Premature babies improve faster when they hear their mother's voice
A new study suggests that preemies thrive and mature faster when they hear natural sounds similar to those they heard in the womb
Babies born pre-term can thrive and mature faster because of one simple thing: hearing their mother’s voice.
New research suggests that preemies who are serenaded by natural sounds which mimic the familiar ones they heard while in utero.
The findings of a group of Harvard researchers can be considered a big breakthrough in helping preemies thrive and mature faster.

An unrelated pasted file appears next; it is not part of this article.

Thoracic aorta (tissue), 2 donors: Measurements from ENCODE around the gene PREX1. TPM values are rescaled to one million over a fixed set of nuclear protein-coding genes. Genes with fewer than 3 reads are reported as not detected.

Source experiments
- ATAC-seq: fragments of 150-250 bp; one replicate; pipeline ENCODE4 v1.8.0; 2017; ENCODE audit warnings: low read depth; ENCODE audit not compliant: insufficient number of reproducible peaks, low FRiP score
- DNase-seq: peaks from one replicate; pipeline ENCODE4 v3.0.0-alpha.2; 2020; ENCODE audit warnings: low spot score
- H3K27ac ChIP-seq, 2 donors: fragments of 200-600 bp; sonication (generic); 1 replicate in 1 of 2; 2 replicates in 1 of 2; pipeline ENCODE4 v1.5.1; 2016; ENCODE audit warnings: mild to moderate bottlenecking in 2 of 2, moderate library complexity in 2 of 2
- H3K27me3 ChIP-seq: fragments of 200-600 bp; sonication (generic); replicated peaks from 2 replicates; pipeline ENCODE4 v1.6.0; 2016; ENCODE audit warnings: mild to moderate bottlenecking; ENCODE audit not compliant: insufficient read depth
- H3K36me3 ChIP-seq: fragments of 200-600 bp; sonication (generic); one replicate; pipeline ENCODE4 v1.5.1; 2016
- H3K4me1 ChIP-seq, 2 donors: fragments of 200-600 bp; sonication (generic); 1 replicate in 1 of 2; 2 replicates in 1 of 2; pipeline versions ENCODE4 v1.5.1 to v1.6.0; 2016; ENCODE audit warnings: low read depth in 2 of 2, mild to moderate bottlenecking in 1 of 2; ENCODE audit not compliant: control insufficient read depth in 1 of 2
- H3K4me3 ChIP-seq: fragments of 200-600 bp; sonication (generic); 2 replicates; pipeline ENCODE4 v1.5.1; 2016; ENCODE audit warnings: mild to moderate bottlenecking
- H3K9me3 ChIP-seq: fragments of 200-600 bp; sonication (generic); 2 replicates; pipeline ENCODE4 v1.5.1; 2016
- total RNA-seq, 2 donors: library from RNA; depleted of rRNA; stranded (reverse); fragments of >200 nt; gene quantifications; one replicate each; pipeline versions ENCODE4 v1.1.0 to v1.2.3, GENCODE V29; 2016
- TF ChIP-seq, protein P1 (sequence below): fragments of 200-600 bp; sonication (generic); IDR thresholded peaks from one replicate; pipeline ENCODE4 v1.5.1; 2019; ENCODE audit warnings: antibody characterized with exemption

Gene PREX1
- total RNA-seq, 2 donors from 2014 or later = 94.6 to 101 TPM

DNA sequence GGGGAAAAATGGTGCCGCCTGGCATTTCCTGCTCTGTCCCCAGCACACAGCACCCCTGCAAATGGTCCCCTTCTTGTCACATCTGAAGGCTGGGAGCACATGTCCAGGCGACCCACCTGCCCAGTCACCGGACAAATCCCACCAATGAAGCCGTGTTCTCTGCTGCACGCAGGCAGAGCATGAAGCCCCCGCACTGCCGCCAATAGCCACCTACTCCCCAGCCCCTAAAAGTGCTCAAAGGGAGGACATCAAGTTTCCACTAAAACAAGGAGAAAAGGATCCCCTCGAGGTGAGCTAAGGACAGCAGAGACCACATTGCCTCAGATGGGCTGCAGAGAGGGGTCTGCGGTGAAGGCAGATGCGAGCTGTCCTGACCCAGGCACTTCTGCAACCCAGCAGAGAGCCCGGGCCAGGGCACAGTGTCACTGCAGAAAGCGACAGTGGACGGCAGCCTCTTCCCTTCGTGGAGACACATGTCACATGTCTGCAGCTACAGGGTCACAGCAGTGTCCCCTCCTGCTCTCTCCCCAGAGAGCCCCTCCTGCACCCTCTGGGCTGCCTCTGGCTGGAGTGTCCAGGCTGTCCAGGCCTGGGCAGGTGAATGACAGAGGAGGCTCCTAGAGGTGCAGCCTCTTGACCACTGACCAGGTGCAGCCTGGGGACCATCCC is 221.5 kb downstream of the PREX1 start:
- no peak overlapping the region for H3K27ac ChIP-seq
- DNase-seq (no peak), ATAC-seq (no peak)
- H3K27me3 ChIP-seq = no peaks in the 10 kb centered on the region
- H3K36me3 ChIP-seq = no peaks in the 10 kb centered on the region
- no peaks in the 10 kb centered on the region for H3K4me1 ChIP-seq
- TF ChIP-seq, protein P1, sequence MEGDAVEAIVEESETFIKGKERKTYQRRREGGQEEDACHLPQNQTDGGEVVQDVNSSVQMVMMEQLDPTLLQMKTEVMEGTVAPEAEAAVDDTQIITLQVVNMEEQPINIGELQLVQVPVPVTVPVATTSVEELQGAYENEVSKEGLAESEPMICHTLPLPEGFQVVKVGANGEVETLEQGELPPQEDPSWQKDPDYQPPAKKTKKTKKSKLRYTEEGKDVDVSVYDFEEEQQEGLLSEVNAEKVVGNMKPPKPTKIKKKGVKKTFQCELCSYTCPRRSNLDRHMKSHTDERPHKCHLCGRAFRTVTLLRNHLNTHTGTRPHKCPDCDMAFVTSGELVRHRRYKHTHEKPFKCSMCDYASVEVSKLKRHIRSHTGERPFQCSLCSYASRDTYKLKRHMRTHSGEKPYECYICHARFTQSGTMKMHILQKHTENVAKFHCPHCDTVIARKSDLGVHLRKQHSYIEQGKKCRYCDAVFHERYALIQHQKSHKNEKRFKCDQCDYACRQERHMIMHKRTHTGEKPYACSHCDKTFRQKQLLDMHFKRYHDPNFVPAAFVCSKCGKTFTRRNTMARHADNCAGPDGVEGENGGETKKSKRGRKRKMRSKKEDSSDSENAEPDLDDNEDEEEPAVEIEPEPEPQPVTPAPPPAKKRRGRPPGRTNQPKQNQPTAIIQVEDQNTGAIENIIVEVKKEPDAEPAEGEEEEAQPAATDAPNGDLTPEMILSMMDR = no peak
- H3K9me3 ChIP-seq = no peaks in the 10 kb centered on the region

The development of preemies are usually monitored using eye tracking and pupil dilation.
Neuroscientist Amir Lahav explained to the American Association for the Advancement of Science that preemies who are placed in incubators for prolonged periods of time only hear the sounds of machines and other equipment beeping and whirring.
These sounds could be stunting their development.
12 mothers of premature babies participated in the study. They were tasked to record their voices as they talk, read, and laugh. These recordings were played inside the incubators of their babies along with the sounds of other mother’s heartbeats.
These results, said Lahav, further cement the notion that everyday sounds of mothers are “part of the original recipe for how we should cook premature babies up to full maturation.”
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